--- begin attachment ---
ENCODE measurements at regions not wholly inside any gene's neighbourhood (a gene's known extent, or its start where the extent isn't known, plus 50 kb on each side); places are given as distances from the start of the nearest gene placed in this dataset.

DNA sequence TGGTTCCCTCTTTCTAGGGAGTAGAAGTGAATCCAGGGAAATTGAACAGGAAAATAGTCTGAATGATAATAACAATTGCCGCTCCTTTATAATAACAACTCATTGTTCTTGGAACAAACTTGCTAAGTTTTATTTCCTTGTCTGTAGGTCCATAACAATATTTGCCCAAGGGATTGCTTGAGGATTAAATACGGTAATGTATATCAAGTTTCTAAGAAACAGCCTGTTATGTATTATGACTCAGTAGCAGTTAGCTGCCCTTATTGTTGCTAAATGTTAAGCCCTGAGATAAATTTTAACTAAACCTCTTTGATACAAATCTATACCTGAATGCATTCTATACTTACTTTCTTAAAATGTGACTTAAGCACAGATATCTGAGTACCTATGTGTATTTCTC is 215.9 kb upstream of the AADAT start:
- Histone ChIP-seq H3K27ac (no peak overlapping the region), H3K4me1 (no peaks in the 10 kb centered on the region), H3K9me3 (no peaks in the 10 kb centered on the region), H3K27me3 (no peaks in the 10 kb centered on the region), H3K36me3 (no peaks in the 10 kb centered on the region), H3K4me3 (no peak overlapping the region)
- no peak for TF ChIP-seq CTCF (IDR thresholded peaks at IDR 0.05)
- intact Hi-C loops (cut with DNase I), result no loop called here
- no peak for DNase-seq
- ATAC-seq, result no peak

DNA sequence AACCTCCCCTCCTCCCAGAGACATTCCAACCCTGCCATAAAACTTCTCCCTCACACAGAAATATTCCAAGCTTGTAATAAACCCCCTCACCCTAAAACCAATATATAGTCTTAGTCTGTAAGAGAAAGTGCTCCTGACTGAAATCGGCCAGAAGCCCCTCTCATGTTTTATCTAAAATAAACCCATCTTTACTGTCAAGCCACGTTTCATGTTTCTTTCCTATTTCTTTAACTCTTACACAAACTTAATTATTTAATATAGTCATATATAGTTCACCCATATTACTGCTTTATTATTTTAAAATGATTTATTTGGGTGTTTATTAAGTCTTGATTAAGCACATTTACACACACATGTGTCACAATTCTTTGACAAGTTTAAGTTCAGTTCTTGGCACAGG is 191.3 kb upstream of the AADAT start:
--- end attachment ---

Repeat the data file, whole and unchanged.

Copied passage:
ENCODE measurements at regions not wholly inside any gene's neighbourhood (a gene's known extent, or its start where the extent isn't known, plus 50 kb on each side); places are given as distances from the start of the nearest gene placed in this dataset.

DNA sequence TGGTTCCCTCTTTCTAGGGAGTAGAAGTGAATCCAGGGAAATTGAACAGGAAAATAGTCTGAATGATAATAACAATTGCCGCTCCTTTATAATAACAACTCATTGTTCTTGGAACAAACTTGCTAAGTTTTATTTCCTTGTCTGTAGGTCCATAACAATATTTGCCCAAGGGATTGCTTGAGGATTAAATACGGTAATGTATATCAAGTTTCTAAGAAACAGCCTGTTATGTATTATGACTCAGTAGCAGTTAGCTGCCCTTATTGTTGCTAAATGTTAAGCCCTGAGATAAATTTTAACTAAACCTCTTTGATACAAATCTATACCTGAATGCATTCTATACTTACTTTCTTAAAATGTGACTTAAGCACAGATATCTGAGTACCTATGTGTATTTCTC is 215.9 kb upstream of the AADAT start:
- Histone ChIP-seq H3K27ac (no peak overlapping the region), H3K4me1 (no peaks in the 10 kb centered on the region), H3K9me3 (no peaks in the 10 kb centered on the region), H3K27me3 (no peaks in the 10 kb centered on the region), H3K36me3 (no peaks in the 10 kb centered on the region), H3K4me3 (no peak overlapping the region)
- no peak for TF ChIP-seq CTCF (IDR thresholded peaks at IDR 0.05)
- intact Hi-C loops (cut with DNase I), result no loop called here
- no peak for DNase-seq
- ATAC-seq, result no peak

DNA sequence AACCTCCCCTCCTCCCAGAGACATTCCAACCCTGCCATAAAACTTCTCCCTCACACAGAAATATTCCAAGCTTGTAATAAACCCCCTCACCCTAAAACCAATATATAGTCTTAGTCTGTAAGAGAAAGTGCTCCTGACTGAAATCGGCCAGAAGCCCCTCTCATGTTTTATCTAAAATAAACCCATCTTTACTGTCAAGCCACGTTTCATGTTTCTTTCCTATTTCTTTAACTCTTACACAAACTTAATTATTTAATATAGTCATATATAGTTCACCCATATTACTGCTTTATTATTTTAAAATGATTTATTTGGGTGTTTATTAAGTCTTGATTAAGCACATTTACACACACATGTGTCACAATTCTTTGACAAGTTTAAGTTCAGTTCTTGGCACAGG is 191.3 kb upstream of the AADAT start: